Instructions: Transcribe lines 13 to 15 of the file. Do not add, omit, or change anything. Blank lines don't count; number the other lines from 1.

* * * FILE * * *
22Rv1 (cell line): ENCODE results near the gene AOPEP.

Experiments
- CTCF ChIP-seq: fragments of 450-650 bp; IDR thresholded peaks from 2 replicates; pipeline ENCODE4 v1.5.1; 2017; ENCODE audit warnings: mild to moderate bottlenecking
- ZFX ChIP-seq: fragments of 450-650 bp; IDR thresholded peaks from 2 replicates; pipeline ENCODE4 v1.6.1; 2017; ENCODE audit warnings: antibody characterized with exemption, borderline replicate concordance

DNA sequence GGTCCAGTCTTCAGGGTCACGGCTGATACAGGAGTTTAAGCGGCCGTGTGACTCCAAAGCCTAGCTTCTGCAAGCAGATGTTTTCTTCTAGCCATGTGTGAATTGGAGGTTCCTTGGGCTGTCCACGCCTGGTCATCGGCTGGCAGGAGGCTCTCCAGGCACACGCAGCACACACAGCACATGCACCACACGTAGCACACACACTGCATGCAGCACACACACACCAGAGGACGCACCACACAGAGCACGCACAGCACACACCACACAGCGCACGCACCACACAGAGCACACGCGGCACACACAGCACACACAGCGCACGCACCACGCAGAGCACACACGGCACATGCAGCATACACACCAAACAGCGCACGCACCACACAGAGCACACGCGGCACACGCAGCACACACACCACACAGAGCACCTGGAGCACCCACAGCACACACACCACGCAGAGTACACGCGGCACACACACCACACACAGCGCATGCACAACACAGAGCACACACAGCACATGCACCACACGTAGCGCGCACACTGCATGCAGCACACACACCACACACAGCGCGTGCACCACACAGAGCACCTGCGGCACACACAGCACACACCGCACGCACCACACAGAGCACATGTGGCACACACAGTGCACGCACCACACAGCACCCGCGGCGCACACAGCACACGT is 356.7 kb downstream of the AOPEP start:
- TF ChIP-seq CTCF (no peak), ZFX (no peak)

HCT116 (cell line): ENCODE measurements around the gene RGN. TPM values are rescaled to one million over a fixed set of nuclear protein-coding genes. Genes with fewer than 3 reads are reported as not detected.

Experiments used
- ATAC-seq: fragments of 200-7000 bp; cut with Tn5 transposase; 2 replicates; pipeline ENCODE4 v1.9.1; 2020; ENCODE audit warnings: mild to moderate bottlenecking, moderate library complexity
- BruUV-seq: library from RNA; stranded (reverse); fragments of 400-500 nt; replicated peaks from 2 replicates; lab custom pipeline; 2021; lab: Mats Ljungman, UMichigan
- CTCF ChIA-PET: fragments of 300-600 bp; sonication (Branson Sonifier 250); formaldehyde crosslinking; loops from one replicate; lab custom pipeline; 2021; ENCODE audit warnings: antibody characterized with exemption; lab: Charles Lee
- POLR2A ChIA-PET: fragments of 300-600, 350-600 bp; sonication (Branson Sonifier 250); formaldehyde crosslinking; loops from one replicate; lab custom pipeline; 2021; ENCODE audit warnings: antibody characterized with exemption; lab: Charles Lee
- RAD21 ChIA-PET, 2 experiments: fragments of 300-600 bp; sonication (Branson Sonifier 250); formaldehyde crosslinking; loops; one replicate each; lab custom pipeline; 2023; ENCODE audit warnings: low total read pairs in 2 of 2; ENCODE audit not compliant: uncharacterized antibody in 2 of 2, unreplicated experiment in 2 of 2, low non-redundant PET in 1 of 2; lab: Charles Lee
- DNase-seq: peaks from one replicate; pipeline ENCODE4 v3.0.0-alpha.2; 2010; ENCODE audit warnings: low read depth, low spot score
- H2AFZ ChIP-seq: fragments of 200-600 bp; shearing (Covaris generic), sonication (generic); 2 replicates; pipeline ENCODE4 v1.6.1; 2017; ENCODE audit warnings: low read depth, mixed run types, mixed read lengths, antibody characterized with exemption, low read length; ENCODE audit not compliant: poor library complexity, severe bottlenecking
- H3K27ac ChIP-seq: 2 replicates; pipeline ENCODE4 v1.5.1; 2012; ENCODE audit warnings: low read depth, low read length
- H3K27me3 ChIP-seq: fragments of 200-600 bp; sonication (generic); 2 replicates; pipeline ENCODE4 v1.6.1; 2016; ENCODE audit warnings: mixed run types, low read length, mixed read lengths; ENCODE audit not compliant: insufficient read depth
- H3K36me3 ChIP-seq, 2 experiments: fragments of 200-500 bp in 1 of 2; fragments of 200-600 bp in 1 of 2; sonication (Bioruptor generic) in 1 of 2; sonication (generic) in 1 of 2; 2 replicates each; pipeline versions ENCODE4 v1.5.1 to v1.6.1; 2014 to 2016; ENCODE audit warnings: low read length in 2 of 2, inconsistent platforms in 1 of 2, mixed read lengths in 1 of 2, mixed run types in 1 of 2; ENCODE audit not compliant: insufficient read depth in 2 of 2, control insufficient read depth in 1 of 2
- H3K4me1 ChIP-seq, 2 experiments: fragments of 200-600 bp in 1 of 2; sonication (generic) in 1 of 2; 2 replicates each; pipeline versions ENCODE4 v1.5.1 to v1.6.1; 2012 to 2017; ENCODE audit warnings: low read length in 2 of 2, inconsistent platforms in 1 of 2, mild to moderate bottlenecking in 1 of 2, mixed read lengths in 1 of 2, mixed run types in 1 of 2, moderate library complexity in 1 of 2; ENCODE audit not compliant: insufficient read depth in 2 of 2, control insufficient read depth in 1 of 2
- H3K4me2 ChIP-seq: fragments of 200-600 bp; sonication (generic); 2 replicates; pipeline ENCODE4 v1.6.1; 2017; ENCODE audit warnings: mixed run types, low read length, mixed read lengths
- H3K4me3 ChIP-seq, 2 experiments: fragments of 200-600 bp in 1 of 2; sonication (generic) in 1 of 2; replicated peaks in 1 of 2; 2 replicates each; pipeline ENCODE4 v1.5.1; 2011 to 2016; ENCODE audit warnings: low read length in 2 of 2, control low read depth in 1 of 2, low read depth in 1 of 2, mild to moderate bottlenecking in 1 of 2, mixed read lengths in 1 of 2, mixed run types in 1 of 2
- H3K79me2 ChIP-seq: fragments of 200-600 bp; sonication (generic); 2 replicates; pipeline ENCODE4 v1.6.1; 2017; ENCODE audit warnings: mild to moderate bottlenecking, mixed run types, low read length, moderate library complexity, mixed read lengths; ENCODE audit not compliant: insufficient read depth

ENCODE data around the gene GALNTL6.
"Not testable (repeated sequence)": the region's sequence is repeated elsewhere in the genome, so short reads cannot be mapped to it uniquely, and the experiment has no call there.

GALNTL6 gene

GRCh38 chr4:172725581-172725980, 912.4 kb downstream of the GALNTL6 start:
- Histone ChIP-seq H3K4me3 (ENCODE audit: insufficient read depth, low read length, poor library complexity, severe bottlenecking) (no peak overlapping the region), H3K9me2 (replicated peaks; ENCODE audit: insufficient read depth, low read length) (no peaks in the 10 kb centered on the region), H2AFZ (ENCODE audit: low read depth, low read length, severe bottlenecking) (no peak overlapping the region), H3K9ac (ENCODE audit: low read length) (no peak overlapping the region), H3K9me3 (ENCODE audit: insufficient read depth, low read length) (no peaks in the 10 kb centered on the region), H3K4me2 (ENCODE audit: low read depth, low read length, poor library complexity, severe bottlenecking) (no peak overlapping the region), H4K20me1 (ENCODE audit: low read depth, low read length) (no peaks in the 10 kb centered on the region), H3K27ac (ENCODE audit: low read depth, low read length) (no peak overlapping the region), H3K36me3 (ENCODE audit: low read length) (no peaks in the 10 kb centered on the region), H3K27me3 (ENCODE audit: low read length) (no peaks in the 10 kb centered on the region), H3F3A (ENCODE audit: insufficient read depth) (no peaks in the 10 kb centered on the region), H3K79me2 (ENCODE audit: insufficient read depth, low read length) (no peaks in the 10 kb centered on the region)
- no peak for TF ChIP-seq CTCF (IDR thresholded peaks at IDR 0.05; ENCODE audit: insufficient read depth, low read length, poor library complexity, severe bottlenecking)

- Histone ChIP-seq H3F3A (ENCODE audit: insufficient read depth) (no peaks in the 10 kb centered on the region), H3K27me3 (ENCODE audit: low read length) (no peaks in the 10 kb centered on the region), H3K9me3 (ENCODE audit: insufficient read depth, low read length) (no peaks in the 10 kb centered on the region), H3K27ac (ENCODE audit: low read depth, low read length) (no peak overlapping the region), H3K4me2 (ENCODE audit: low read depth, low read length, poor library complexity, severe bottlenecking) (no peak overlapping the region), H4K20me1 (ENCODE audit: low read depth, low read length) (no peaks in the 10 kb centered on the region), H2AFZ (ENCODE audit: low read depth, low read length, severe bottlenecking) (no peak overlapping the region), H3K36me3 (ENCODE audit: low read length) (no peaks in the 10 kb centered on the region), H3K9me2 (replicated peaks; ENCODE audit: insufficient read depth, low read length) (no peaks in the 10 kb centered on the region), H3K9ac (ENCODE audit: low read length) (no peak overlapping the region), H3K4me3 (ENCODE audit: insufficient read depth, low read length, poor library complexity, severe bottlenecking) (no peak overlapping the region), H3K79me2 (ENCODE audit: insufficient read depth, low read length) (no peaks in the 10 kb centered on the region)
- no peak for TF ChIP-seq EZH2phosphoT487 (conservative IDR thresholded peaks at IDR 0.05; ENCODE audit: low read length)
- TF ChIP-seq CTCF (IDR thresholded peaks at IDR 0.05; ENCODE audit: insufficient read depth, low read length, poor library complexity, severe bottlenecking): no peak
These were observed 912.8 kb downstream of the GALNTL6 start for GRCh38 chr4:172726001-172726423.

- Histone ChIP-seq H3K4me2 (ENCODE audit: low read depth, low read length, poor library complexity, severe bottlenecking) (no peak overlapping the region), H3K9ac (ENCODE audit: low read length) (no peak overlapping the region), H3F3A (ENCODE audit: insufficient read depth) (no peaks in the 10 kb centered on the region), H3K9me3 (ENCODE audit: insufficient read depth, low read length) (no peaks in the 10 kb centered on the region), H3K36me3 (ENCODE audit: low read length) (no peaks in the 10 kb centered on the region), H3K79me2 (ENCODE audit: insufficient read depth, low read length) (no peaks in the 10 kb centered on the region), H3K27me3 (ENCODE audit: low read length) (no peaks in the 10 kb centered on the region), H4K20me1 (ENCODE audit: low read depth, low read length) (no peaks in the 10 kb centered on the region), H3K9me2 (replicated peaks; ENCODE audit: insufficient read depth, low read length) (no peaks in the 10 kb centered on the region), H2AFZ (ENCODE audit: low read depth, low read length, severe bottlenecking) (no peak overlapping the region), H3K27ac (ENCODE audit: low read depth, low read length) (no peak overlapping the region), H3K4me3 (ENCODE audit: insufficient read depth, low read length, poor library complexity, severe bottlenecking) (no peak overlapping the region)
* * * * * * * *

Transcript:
- RAD21 ChIA-PET, 2 experiments: fragments of 300-600 bp; sonication (Branson Sonifier 250); formaldehyde crosslinking; loops; one replicate each; lab custom pipeline; 2023; ENCODE audit warnings: low total read pairs in 2 of 2; ENCODE audit not compliant: uncharacterized antibody in 2 of 2, unreplicated experiment in 2 of 2, low non-redundant PET in 1 of 2; lab: Charles Lee
- DNase-seq: peaks from one replicate; pipeline ENCODE4 v3.0.0-alpha.2; 2010; ENCODE audit warnings: low read depth, low spot score
- H2AFZ ChIP-seq: fragments of 200-600 bp; shearing (Covaris generic), sonication (generic); 2 replicates; pipeline ENCODE4 v1.6.1; 2017; ENCODE audit warnings: low read depth, mixed run types, mixed read lengths, antibody characterized with exemption, low read length; ENCODE audit not compliant: poor library complexity, severe bottlenecking